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  3. Sirius
    Aug 27, 2013 @ 20:03:34

    @cleo: Hmmm, you probably know more than I do – does it sound believable to you that there was a specific reason he started hoarding and when he worked through it, he got better, or usually desire to hoard never goes away? Or does it really depend on the person? As I said, I bought into it, it seemed well done to me, but I do not know if it will be believable to you. I hope it will.

    Also, if sleeping with client is an absolute deal breaker for you, I will suggest passing on the book. As you see, I was annoyed myself, but mitigating circumstances still made me love the book.

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  4. Sirius
    Aug 27, 2013 @ 20:30:53

    @Carolyne: LOL I hear you about bookshelves (sorry, bookcases, I have two, but I think third one started calling to me lately lol). I hope you will like the book, please consider coming back and letting me know whether it worked for you.

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  5. Nemo
    Aug 27, 2013 @ 22:21:22

    I am so glad someone else feels the same way about the “can’t you just wait until it’s not morally ambiguous” plot. I always wonder there’s something wrong with me that I don’t understand why Captain Hornypants can’t bang a few out while waiting for TrueLover to get over their issues.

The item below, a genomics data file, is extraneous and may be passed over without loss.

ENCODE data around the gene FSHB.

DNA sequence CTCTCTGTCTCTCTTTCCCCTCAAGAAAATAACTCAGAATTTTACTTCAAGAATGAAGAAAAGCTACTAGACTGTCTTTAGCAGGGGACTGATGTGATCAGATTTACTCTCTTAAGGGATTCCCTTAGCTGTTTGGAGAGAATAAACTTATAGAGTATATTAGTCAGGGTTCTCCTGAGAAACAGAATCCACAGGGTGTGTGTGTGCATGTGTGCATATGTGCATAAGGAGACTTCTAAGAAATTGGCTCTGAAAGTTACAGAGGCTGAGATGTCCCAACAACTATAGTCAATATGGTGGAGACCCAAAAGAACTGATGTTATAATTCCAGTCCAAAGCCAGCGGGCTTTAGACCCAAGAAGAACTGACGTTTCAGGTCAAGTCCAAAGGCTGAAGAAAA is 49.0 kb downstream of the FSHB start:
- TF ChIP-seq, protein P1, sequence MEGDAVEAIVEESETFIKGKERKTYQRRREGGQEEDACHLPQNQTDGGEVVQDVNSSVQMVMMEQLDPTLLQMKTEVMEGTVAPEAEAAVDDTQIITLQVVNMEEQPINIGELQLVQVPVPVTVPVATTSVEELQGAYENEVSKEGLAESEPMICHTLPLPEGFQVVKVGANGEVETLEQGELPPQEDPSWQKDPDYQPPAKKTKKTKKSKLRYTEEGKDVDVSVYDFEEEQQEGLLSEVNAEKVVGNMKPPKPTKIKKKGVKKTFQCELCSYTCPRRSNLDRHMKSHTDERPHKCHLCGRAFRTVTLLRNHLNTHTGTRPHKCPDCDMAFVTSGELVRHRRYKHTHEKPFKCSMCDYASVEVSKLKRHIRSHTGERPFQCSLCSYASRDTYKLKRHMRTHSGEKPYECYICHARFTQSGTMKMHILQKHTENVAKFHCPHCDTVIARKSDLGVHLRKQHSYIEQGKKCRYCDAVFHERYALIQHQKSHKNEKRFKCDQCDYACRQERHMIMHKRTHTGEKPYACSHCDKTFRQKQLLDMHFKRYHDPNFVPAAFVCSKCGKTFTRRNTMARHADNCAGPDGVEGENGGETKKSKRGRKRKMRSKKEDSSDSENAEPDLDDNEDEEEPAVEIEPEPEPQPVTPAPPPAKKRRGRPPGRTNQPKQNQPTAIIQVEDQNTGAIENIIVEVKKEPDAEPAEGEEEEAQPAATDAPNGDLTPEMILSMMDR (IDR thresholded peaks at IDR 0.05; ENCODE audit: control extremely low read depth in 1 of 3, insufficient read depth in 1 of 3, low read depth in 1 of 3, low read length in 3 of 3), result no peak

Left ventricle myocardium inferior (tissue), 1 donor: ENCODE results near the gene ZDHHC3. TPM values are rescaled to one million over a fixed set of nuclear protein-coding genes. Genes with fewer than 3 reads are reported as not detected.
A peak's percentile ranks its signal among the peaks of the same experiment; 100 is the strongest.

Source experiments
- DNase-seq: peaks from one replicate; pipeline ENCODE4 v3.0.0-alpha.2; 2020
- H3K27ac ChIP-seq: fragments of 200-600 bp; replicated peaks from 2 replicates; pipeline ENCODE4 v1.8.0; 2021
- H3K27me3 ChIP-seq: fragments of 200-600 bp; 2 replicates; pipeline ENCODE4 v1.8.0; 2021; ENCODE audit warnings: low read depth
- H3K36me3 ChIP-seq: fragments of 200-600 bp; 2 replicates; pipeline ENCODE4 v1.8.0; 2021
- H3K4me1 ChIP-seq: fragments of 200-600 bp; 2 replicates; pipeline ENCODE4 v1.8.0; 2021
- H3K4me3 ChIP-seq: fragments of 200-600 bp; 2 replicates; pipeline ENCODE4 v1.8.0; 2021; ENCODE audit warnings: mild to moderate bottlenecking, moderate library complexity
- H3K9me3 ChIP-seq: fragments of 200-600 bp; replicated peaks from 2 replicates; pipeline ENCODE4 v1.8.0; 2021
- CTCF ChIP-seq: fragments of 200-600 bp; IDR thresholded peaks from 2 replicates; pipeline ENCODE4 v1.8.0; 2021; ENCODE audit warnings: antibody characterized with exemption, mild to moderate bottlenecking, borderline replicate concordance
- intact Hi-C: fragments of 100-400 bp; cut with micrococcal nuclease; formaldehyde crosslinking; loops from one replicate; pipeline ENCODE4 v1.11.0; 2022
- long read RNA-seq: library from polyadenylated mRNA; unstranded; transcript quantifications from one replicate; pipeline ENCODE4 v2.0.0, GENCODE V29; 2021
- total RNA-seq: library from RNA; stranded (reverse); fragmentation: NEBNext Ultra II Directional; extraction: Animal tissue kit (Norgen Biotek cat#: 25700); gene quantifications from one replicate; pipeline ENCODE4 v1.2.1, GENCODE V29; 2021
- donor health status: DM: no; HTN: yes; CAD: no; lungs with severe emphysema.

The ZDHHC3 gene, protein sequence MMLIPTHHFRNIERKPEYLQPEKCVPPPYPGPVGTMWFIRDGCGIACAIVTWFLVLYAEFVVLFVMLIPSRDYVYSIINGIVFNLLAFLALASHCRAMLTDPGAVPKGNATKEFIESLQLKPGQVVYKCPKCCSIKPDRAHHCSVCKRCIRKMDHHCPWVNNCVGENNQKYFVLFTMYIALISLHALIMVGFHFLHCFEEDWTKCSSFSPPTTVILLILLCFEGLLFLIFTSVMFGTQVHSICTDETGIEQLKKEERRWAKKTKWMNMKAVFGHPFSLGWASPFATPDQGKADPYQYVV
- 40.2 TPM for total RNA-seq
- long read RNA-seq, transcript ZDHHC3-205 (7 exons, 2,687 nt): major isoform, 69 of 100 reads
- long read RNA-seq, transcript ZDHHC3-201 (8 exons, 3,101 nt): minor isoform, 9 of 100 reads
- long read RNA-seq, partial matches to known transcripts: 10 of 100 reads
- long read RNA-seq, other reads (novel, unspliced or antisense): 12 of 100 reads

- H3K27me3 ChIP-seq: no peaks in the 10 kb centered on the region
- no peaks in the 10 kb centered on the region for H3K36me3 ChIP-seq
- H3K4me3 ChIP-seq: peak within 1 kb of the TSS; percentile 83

Still, I’ve been wondering if I’m turning into a bibliophile of the dark kind with all my trips to the used book store. It’s just – all the knowledge! All those voices sent out into the world and some day they’ll be mulch if I don’t buy them. I might check it out just to see how Jasper handles it. The plot sounds interesting. Thanks for the review!

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  6. Kaetrin
    Aug 27, 2013 @ 23:15:03

    I’m looking forward to reading this one. I don’t love the idea of a counselor sleeping with the client but it sounds like I can get past it for this one. I like the author’s voice very much so I’m usually happy to read what she writes, or give it a go at least. Thx for the review :)

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  7. Willaful
    Aug 28, 2013 @ 15:18:21

    I thought the hoarding issue was handled very believably. I have problems with book hoarding and have worked through some of it much the way Jasper did.

    If I recall correctly from Stuff, it can be set off by a particular event. I think there was a person who was triggered by a home invasion/rape.